On processors where the code store is in the same address space as all other variables, compilers will typically place "const"-qualified global or static variables into their own link section, and linkers will typically be configured to place that section in the system's code store (flash, OTP, or whatever). This will reduce the amount of RAM required by the program, and will reduce the amount of work the startup code has to do.

On processors where the code store is in a different address space (e.g. the PIC or 8051), some compilers will use a const qualifier to signal that they should place the variables into the code store and use different instructions to access them, while others will not. Such compilers will require that only pointers with a const qualifier may be used to access const-declared variables, since without that requirement the compilers wouldn't know that special instructions had to be used to access such pointers.

On the 8051 compilers I've seen (Archimedes and Keil), there are 8051-compiler-specific keywords __data, __idata, __code, __bdata, _pdata, and_xdata available to indicate that variables should be loaded in a particular address space. By default, the names can be used with or without underscores; the non-underscore versions are more convenient, but may be disabled if, e.g. one is porting a program which uses identifiers named code or data). If a pointer is declared without applying one of those keywords to its target, the compiler will allocate three bytes: one to indicate what memory space the target is in, and two to hold a 16-bit address if one is required. Declaring a variable const without also applying a code qualifier will cause the variable to be placed in the default RAM address space, and loaded with the default value at startup; a variable declared that way may be passed to code expecting a pointer in the default address space (but will use RAM). Adding a __code (or code, if enabled) declaration will cause the variable to be placed in code space. It's usually better to use the code declaration than not, but in some cases, especially if the item in question is small, the comparative ease of accessing things in idata RAM might make up for the loss of a few bytes of that space.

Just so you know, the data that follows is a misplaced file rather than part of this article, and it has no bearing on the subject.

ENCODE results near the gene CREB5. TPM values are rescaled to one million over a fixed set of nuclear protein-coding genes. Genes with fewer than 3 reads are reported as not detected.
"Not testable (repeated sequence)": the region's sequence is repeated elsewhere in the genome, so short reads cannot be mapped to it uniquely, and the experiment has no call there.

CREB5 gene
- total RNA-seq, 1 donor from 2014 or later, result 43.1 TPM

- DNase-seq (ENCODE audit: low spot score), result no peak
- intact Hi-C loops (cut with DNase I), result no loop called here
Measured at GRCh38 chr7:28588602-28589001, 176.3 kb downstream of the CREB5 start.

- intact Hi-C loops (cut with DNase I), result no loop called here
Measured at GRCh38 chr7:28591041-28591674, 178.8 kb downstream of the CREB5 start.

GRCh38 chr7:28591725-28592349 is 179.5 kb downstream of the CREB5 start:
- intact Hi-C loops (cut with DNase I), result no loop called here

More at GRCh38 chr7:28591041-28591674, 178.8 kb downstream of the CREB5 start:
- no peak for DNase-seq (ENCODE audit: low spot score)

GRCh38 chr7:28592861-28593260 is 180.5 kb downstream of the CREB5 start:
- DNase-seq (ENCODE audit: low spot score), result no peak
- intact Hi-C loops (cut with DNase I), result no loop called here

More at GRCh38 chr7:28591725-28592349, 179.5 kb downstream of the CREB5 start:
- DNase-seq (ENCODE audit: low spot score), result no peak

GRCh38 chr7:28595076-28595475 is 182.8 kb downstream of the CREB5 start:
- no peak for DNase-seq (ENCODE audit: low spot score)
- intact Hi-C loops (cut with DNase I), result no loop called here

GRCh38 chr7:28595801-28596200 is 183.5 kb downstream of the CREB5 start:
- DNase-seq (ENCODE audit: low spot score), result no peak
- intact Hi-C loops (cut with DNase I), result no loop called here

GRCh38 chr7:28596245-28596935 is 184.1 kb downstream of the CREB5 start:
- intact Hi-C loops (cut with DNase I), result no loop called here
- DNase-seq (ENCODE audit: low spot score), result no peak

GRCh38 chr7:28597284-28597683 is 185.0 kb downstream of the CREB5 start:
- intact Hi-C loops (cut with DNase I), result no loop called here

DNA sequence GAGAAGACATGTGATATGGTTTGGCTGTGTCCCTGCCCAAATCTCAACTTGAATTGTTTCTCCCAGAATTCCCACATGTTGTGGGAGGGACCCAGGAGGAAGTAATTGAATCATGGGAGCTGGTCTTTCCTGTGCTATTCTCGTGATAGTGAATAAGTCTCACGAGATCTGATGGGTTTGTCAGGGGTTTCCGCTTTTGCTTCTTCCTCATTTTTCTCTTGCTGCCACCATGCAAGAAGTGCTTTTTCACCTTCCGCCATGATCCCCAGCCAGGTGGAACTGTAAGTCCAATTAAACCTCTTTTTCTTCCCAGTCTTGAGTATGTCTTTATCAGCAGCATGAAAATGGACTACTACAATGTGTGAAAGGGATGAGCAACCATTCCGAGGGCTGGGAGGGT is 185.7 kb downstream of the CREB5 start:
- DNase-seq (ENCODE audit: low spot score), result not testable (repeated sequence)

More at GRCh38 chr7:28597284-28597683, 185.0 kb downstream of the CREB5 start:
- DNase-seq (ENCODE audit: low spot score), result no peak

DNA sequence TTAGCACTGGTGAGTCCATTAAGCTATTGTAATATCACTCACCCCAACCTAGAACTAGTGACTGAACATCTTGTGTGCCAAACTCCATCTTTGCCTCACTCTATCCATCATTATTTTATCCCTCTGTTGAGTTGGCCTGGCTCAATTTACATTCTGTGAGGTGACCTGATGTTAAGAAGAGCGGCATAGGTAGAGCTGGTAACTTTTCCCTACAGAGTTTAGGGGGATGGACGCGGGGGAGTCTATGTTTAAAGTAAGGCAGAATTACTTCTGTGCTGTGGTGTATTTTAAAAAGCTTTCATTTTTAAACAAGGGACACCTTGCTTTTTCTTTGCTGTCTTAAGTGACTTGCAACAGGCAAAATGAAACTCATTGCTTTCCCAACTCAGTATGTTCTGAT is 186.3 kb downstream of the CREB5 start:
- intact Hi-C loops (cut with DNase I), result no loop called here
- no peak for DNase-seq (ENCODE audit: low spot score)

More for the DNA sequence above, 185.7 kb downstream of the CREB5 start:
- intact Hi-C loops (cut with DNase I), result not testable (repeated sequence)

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Partial Answer: "Also, Correct me if I am wrong: CONST are stored in ROM."

Incorrect. The keyword 'const' is a directive to help the compiler. When a variable is declared as 'const' then the compiler knows it cannot change, but it is still a variable that is allocated a memory location.

If you need/want to store it in ROM, then you will need to use another keyword for the compiler that tells it which memory type or location to use. I don't think there is a standardized keyword for this. Probably because C started life on a PC with all program space and variable space being RAM.

For a PIC, you would use the keyword 'rom' in declaring the variable.

e.g. "rom int const x = 42;'

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 The placement of a const variable is controlled by a non-standard keyword sometimes. Note that there is often a way to configure the linker to define where the const variables are stored. This, of course, varies with each tool chain. – semaj Jun 18 '12 at 15:12